Why Clinton Foundation Donations Were a Scandal

President Bill Clinton announces the Earned Income Tax Credit Initiative from the Clinton Foundation, which targets people affected by Hurricane Katrina, in New York on February 3, 2006. Marc Thiessen writes that politicians of all stripes do give access to donors, but the Clintons gave access to foreign donors, which is a big difference. Nicholas Roberts/reuters

This article was first published on the American Enterprise Institute site.

Hillary Clinton's supporters have two basic lines of defense when it comes to the recent revelations that the State Department gave special access to major Clinton Foundation donors: First, when it comes to granting access to big donors, everybody does it, and second, no one has proved a quid pro quo.

Here's why those arguments don't stand up to scrutiny.

First, while everyone in Washington may give special access to big donors, not everyone has taken tens of millions of dollars from foreign donors.

It is against the law for foreigners to contribute to U.S. political campaigns precisely because Congress wanted to prevent foreign interests from buying access to public officials. According to the Federal Election Commission:

The ban on political contributions and expenditures by foreign nationals was first enacted in 1966 as part of the amendments to the Foreign Agents Registration Act (FARA), an "internal security" statute. The goal of the FARA was to minimize foreign intervention in U.S. elections by establishing a series of limitations on foreign nationals…. In 1974, the prohibition was incorporated into the Federal Election Campaign Act (the FECA), giving the Federal Election Commission (FEC) jurisdiction over its enforcement and interpretation….

The Federal Election Campaign Act (FECA) prohibits any foreign national from contributing, donating or spending funds in connection with any federal, state, or local election in the United States, either directly or indirectly. It is also unlawful to help foreign nationals violate that ban or to solicit, receive or accept contributions or donations from them. Persons who knowingly and willfully engage in these activities may be subject to fines and/or imprisonment….

Additionally, a domestic subsidiary of a foreign corporation (or a domestic corporation owned by foreign nationals) may not donate funds or anything of value in connection with state or local elections if:

These activities are financed by the foreign parent or owner; or

Individual foreign nationals are involved in any way in the making of donations to non-federal candidates and committees.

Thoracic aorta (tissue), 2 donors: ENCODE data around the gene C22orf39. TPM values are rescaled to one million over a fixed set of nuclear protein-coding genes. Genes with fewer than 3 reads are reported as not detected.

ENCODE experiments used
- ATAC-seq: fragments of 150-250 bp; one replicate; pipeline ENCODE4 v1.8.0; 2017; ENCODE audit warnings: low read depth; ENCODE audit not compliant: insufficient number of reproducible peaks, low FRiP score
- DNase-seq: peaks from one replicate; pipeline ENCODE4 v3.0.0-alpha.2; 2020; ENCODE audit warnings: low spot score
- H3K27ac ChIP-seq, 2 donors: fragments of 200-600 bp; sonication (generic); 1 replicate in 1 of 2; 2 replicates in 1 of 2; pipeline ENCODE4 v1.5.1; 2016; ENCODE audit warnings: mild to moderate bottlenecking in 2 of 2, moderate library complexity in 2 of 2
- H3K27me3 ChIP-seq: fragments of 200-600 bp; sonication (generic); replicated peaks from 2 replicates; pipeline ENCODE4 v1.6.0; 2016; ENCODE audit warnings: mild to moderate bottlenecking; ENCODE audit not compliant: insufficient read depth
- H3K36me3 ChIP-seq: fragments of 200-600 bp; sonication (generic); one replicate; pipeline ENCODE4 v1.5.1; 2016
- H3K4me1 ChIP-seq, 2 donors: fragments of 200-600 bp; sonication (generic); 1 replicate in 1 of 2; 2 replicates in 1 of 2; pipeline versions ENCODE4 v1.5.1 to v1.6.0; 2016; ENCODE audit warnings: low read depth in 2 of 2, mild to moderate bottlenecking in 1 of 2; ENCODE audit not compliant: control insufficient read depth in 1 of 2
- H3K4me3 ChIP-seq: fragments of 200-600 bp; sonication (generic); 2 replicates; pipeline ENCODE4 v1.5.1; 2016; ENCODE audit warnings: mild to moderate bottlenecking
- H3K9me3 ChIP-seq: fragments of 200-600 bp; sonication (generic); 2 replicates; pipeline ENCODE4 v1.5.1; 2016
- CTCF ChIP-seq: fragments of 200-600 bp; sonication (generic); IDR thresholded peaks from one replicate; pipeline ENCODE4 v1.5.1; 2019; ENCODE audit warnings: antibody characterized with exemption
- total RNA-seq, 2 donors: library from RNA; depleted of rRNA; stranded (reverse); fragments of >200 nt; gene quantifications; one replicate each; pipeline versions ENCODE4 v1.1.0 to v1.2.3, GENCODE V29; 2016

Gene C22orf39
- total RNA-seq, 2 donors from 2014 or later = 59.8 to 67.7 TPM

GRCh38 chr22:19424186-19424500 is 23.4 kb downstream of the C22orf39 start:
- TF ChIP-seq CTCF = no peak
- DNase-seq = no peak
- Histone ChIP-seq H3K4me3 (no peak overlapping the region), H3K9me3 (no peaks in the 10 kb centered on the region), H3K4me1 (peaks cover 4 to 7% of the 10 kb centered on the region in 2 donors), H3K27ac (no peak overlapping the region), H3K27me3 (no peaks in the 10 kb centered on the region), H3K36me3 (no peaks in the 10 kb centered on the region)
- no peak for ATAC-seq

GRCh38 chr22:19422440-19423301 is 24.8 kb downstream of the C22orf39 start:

But the Clinton Foundation was not bound by these restrictions. It was able to accept unlimited contributions from foreign persons and interests—who were then given access to the Clintons—in a way they could not with other public officials or candidates, because doing so would have been against the law.

So yes, politicians of all stripes do give access to big donors. But the Clintons gave access to big foreign donors. Big difference.

Second, when it comes to there being no proof of quid pro quos: to see the absurdity of this line of defense, imagine for a moment what would happen if Donald Trump were elected and tried it.

Let's say that, while in office, his private foundation accepted tens of millions of dollars from Russian oligarchs with close ties to Vladimir Putin and gave them special access to U.S. officials, but he insisted there was no quid pro quo. Democrats would be apoplectic—and rightly so.

But Hillary Clinton does it and...crickets.

When it comes to the Clinton Foundation, there is a lot of evidence of quids and quos, even if the pros are extremely hard to prove. Just read this Wall Street Journal report on the deal then-Secretary Clinton cut with the Swiss bank UBS. That deal let tens of thousands of tax-dodging Americans off the hook, while the Clinton Foundation got a cumulative $600,000 in UBS donations and Bill Clinton got $1.5 million for Q&A sessions, which the Journal reports made UBS "his biggest single corporate source of speech income disclosed since he left the White House."

Did the Journal prove a quid pro quo? No, but you'd have to be pretty naïve to believe that there's no connection. During Watergate, the media embraced the Woodward and Bernstein adage "Follow the money." Today, when it comes to the Clintons, not so much.

So no, everybody does not do what the Clintons did—and failure to prove a quid pro quo does not mean one did not occur. Hillary Clinton said the other day, "There's a lot of smoke but no fire."

Well, if there's no fire, where did the smoke come from?

Marc A. Thiessen is a resident scholar at the American Enterprise Institute.